The process I described above is how we target the people on Quora. I’m responsible for marketing there, while the Business Growth team tackles outbound.
How we mix inbound and outbound on Quora
We chose Quora, because it’s a community that centers around knowledge. It’s full of knowledge-thirsty, growth-driven people.
It was perfect for us because we wanted to create a webinar. We needed open-minded people who wanted to gain knowledge.
We contacted people who were active in the topics connected to the one our webinar covered.
How to approach cold leads on Quora
Even though Quora has its own direct messaging system available, our team uses email to reach out to potential leads for a couple of reasons.
For starters, email is scalable. Scarcely do people reply to the first message. You need to write a couple of follow-ups in case they don’t reply. Moreover, it’s easier to keep track of the responses that way. Everything is in a single place – your inbox. Lastly, it’s more personal. It lends itself perfectly for starting 1-on-1 personal relationship with your potential leads.
What to write in an outreach email
If you have experimented with cold email outreach, you’re probably well-familiar of a combination that consists with an opening phrase “I found you on LinkedIn and decided to reach out” and is followed by some awkward pitch of a product plus a link to schedule a call.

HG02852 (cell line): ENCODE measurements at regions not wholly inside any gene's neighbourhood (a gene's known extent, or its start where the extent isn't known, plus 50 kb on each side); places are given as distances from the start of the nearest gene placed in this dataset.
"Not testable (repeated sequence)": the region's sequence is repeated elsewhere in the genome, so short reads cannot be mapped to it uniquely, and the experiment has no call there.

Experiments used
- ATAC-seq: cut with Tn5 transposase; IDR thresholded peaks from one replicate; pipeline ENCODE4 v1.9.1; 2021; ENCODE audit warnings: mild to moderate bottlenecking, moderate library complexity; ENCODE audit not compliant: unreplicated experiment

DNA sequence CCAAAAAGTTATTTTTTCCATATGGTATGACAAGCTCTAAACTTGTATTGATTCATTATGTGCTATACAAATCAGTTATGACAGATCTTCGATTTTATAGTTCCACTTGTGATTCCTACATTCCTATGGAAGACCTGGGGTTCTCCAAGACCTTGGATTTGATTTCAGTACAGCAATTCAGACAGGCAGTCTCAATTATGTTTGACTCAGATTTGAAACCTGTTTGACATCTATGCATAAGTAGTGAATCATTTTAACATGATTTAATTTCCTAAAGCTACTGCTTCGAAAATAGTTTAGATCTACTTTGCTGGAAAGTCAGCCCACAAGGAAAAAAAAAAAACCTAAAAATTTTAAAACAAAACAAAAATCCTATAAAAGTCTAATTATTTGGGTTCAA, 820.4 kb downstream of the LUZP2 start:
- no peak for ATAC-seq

That is something we wanted to avoid.
Instead we informed the contacts that we’re organizing a webinar on the topic they expressed some level of interest in. Either they followed it, upvoted some of the answers or commented on them.
Next, we simply asked “is it something you’re be interested in?” Our call to action was: “Please reply to this email and you’ll receive a registration link.”
Those who answered positively, received the link to the registration.
What we did after the webinar
We kept our first webinar low-key. We haven’t announced it anywhere other than in those emails, because we wanted to run a test.